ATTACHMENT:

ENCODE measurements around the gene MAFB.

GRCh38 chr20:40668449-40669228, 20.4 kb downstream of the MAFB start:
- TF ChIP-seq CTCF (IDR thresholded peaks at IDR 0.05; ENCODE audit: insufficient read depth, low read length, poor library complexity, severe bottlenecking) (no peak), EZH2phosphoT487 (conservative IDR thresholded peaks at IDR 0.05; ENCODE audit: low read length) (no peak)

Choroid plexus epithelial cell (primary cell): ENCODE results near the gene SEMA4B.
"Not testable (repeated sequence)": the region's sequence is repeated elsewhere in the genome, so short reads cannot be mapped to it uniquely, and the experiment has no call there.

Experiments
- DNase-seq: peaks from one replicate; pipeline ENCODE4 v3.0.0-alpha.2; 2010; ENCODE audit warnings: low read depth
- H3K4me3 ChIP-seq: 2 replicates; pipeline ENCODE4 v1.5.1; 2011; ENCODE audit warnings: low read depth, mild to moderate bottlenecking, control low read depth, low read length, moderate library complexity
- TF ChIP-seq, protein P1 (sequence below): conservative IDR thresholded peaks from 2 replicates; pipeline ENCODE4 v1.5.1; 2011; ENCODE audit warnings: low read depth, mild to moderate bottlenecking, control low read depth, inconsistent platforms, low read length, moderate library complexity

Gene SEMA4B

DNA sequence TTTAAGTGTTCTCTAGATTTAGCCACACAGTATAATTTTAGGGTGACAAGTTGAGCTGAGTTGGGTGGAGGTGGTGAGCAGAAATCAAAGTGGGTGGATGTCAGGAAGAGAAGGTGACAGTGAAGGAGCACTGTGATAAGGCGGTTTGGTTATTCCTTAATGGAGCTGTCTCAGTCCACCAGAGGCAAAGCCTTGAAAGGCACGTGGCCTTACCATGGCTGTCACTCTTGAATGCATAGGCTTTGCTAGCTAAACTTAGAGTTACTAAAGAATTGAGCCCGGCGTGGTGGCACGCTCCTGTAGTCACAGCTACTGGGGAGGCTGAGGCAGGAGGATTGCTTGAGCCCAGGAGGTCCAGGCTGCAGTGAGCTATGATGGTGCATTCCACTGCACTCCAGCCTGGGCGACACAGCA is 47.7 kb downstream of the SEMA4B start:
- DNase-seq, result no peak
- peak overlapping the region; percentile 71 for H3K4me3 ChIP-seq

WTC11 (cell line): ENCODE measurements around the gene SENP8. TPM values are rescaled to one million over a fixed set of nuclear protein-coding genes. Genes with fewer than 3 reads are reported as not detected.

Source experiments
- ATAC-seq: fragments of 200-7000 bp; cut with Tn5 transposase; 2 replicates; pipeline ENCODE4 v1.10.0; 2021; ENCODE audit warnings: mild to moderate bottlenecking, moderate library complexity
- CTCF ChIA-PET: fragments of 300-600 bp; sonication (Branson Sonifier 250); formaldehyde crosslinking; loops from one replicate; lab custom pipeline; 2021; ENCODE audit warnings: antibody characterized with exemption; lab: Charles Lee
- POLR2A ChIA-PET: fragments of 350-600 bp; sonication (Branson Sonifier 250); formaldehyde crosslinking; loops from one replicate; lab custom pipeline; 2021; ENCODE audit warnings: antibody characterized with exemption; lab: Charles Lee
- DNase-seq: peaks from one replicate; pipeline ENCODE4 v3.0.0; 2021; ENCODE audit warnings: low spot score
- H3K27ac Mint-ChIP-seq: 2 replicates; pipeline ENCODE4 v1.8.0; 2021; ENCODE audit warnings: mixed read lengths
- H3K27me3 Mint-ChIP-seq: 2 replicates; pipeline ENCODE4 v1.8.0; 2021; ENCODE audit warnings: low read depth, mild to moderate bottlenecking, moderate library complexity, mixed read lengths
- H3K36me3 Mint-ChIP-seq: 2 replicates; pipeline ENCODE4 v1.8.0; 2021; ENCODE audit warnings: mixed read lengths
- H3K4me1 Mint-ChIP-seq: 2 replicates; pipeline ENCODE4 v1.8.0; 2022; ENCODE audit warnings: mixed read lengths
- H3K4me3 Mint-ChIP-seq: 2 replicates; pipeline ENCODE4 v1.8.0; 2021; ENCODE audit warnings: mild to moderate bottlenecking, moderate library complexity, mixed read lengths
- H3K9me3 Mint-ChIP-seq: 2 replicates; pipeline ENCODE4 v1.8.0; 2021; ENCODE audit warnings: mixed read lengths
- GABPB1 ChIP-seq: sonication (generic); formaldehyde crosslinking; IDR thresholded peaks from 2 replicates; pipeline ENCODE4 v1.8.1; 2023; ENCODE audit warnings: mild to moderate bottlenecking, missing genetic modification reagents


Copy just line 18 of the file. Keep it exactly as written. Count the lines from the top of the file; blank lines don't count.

- POLR2A ChIA-PET: fragments of 350-600 bp; sonication (Branson Sonifier 250); formaldehyde crosslinking; loops from one replicate; lab custom pipeline; 2021; ENCODE audit warnings: antibody characterized with exemption; lab: Charles Lee